Is It Legal To Break Into A Hot Car To Save A Dog In Texas?
Temperatures across Texas are quickly warming up. Summer is here and it is starting to feel like it. That means our vehicles will be getting hot as they sit outside. Unfortunately, there are still many instances around the state where people either leave a baby or an animal in a locked, hot car.
In Texas, as long as you are making a good faith effort to save a person's life, like a baby or child that is locked in a hot car, you are free to do so and there have been times where people have needed to do that.
So what about for dogs or cats? Or other animals? Can a stranger break into a car to save a dog from a hot car? Not in Texas. In Texas, you can be held liable for breaking a window or breaking into a vehicle.
According to the Dallas Morning News, some states like Arizona, California, Colorado, and Florida allows people to save an animal from a hot car, but again, not Texas.
According to the Dallas Morning News, animals can die from heatstroke in 15 minutes.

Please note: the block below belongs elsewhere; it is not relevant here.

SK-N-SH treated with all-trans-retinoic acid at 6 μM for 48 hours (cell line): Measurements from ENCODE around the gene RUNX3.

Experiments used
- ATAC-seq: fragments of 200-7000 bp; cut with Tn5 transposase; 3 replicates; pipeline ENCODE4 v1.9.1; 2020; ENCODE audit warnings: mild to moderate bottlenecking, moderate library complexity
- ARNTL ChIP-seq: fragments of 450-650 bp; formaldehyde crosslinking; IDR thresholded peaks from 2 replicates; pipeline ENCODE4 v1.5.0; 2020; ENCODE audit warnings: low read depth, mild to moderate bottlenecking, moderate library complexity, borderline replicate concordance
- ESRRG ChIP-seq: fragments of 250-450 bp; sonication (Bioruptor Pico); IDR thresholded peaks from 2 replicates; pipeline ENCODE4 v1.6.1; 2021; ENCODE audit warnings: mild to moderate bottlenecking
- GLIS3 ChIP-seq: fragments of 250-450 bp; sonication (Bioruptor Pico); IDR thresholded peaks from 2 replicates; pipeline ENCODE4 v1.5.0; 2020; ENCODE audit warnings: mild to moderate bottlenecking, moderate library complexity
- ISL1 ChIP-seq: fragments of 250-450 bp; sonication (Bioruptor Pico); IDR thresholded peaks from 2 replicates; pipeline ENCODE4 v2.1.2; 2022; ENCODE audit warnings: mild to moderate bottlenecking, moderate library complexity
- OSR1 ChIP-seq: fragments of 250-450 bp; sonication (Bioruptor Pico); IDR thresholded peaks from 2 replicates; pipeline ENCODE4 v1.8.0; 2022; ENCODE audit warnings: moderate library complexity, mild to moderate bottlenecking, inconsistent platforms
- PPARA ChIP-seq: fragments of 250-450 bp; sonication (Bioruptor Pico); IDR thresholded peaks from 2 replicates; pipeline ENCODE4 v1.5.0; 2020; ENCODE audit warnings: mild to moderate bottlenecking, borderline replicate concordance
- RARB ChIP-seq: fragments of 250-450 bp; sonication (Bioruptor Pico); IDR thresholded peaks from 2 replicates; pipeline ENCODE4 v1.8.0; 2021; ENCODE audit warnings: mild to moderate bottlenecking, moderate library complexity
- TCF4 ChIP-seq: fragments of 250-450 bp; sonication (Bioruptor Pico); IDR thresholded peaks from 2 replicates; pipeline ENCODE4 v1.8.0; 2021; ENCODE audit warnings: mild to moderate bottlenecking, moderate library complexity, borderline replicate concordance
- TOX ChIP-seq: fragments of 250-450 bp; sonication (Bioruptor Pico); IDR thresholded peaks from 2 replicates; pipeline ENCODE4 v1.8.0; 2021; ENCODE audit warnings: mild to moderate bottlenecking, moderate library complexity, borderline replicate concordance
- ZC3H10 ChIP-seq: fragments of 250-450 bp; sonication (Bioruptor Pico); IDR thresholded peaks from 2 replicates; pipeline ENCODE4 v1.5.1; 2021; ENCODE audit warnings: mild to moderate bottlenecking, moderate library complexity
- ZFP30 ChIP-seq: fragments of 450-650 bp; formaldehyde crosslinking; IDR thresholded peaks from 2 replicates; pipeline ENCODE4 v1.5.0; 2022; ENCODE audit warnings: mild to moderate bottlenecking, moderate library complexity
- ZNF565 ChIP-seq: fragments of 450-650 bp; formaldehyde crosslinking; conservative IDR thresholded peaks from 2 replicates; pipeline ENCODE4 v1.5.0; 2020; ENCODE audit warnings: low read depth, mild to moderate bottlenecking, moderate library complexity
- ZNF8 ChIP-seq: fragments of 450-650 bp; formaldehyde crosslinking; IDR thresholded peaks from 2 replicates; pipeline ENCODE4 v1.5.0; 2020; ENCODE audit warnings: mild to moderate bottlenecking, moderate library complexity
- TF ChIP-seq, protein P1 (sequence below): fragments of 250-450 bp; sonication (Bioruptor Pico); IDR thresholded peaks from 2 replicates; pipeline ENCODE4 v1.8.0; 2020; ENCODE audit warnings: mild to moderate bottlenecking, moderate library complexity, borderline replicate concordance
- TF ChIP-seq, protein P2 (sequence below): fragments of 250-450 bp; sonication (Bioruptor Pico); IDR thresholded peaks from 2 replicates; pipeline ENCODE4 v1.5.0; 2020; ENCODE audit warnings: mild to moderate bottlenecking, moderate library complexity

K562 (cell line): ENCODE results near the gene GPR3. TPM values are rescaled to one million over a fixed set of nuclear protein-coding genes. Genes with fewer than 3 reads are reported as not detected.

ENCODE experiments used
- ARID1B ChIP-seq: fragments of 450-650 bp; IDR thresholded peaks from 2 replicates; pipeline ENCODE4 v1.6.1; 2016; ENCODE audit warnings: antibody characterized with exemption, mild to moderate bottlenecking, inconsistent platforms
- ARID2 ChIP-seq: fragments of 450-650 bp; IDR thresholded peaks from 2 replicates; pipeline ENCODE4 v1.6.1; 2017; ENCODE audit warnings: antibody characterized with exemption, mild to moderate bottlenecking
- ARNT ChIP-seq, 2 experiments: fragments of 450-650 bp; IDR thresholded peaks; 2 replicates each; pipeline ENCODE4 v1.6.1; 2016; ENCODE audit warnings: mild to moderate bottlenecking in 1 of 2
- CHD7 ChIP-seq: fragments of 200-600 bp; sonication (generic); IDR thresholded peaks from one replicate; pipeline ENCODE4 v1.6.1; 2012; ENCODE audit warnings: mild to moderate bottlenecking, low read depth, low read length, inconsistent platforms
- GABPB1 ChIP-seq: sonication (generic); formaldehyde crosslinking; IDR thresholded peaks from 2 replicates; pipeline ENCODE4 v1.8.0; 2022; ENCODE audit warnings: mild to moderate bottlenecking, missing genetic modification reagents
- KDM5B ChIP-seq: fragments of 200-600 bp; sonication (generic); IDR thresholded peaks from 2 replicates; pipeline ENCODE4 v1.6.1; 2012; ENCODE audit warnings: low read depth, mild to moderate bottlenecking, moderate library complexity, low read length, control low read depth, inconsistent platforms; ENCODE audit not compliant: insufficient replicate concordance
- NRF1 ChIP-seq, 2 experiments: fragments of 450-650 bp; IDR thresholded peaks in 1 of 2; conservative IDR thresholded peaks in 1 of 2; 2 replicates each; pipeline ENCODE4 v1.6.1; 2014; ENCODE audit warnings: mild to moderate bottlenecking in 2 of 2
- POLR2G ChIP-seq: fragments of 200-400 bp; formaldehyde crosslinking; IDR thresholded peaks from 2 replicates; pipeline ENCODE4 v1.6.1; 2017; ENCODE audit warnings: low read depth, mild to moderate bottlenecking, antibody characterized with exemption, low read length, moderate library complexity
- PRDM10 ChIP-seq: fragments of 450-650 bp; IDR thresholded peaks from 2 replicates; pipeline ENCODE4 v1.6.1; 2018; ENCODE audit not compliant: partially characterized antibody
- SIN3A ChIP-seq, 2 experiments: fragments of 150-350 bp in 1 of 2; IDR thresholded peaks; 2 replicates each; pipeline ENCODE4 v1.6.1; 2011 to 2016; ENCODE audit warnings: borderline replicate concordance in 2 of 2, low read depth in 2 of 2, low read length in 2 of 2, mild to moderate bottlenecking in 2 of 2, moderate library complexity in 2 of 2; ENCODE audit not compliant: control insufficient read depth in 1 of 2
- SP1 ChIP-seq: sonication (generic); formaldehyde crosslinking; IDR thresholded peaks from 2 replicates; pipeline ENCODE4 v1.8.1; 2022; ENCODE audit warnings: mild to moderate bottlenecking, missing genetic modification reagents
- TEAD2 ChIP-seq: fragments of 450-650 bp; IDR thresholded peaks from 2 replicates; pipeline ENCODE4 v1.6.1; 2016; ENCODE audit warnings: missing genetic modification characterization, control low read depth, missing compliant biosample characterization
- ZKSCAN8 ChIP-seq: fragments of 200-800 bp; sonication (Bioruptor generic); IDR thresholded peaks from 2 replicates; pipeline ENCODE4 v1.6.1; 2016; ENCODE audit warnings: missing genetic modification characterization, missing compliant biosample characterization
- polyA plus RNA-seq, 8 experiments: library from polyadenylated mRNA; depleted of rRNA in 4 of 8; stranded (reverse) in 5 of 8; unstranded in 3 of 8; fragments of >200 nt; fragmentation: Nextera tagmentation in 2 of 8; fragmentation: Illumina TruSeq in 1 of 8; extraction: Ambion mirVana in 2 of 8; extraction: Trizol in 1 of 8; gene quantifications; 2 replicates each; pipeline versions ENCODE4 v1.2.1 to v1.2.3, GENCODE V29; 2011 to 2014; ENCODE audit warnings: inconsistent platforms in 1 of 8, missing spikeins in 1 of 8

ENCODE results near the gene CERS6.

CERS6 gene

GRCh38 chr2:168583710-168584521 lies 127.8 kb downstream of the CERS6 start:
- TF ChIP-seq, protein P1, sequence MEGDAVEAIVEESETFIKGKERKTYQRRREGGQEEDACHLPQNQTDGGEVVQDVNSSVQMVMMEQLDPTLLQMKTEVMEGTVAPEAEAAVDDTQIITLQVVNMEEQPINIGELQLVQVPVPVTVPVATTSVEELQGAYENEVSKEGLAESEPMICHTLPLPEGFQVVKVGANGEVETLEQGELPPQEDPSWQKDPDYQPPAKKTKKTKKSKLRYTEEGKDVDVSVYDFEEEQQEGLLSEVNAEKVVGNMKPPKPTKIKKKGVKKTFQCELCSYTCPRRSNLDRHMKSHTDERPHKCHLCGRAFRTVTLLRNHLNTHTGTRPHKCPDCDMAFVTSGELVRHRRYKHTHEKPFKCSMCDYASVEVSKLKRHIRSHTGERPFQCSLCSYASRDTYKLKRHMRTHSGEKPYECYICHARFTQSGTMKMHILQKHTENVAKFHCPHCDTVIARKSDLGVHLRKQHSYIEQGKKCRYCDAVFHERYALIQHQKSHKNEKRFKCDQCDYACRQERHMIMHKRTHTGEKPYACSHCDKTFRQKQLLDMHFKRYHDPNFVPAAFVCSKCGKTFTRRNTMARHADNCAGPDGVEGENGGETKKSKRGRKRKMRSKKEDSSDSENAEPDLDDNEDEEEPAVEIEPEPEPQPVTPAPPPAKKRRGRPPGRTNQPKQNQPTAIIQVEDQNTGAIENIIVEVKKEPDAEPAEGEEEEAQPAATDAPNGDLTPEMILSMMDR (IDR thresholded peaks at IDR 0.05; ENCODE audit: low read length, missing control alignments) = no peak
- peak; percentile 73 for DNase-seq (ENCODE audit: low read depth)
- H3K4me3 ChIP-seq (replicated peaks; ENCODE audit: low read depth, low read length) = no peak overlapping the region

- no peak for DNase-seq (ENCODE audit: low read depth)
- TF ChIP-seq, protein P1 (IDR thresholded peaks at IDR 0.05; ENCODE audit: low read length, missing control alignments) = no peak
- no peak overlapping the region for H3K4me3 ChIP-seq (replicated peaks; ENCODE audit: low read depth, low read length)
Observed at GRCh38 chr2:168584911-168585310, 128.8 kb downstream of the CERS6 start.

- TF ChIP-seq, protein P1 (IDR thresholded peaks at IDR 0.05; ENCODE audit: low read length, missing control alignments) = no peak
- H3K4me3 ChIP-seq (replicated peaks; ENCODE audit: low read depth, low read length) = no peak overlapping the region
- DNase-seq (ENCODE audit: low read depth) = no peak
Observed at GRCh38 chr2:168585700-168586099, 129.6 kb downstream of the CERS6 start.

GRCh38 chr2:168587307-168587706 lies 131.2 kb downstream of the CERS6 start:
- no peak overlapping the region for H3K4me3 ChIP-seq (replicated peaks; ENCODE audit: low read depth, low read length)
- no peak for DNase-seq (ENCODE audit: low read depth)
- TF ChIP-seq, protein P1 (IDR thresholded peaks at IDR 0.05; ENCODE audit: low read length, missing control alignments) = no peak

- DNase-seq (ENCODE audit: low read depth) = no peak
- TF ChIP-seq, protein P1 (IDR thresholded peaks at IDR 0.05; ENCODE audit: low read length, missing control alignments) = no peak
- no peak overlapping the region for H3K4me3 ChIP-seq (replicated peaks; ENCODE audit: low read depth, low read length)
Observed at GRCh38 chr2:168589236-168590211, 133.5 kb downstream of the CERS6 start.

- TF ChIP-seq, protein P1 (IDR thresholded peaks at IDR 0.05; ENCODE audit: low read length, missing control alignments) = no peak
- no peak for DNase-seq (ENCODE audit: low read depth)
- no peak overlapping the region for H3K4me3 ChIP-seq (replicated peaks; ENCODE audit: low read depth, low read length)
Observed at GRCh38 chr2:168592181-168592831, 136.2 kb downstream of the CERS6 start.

Even in cooler temperatures, cars can heat up to dangerous temperatures quickly, the CDC says, and leaving a window open is not enough, as car temperatures can rise 20 degrees in 10 minutes even with windows cracked. In addition, children left unattended in parked cars have the greatest risk for heatstroke and even death. Thirty-eight children each year die by being left in an unattended vehicle, the weather service says.
Animals can die from heatstroke within fifteen minutes, according to the weather service.
So what can you do if you see a dog in a hot car? Write down details about the car and notify businesses in the area, maybe the owner of the car ran in for a quick minute and needs to know their animal is not doing well. You could also stay with the car or even call the non-emergency line for the police.
Bottom line, yes you can break into a vehicle in Texas to save a child. But no, you can't break in in order to save a dog or cat.